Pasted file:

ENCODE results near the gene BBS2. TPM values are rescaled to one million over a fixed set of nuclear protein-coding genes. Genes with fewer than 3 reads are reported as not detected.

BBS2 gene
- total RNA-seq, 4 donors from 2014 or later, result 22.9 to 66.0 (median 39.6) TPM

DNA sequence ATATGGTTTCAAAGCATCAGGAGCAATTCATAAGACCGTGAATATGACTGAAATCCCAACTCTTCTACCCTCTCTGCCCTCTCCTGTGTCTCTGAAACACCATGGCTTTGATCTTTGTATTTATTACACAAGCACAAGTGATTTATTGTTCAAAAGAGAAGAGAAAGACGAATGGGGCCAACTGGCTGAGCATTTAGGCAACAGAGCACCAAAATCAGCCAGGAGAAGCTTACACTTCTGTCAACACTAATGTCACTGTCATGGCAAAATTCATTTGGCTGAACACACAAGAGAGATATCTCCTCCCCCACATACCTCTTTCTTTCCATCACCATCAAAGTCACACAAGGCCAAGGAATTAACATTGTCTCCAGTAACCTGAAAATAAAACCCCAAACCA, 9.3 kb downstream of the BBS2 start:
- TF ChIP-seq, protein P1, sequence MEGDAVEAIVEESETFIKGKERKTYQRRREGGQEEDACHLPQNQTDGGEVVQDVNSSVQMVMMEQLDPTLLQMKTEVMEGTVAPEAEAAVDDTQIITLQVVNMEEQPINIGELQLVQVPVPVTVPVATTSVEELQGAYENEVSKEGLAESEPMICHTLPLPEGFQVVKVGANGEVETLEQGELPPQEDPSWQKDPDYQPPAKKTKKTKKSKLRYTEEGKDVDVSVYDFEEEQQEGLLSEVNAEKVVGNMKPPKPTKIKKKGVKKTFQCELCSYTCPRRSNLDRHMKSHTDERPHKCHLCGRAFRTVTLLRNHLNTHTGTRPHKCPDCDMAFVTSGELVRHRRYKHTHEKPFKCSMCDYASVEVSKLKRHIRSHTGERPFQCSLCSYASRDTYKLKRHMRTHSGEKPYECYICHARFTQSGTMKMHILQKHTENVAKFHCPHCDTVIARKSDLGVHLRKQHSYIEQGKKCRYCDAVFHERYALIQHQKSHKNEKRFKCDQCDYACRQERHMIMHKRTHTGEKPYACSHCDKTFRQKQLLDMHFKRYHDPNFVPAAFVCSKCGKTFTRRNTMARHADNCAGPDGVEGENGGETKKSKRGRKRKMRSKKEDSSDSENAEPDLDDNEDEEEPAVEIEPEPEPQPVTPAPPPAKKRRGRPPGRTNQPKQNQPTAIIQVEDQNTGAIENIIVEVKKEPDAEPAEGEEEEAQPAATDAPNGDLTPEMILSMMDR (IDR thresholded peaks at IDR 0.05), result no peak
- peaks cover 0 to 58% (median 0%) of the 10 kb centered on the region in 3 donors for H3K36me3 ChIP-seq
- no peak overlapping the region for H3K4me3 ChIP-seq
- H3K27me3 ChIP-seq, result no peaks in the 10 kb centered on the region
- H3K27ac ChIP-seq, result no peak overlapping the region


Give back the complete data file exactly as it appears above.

ENCODE results near the gene BBS2. TPM values are rescaled to one million over a fixed set of nuclear protein-coding genes. Genes with fewer than 3 reads are reported as not detected.

BBS2 gene
- total RNA-seq, 4 donors from 2014 or later, result 22.9 to 66.0 (median 39.6) TPM

DNA sequence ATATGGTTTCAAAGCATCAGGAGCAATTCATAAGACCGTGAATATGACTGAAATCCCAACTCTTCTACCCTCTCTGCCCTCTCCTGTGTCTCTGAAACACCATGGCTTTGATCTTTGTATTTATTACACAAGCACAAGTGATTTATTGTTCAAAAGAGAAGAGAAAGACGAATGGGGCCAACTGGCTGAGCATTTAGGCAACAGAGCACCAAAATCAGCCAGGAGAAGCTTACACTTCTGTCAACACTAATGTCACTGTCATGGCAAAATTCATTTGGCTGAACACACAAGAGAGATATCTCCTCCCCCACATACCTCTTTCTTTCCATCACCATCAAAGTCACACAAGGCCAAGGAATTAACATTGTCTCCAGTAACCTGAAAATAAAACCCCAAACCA, 9.3 kb downstream of the BBS2 start:
- TF ChIP-seq, protein P1, sequence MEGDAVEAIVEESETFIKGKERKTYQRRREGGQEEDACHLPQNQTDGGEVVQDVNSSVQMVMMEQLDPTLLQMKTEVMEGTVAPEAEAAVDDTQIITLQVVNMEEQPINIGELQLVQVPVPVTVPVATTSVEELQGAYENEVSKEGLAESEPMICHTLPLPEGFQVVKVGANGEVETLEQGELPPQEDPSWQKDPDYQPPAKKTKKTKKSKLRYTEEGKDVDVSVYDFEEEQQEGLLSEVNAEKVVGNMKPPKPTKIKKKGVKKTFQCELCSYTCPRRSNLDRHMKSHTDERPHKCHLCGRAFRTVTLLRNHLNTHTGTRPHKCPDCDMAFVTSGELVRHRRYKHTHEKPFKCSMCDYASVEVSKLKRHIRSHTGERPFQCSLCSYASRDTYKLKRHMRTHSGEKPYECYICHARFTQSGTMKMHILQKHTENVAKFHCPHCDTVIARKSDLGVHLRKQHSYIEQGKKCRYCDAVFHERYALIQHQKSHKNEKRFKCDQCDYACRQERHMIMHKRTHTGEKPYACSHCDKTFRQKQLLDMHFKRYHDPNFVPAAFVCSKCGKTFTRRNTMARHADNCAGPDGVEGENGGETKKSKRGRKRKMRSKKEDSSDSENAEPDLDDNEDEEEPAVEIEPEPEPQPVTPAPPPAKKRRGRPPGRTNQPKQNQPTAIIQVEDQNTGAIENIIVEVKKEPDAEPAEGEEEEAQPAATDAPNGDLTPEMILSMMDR (IDR thresholded peaks at IDR 0.05), result no peak
- peaks cover 0 to 58% (median 0%) of the 10 kb centered on the region in 3 donors for H3K36me3 ChIP-seq
- no peak overlapping the region for H3K4me3 ChIP-seq
- H3K27me3 ChIP-seq, result no peaks in the 10 kb centered on the region
- H3K27ac ChIP-seq, result no peak overlapping the region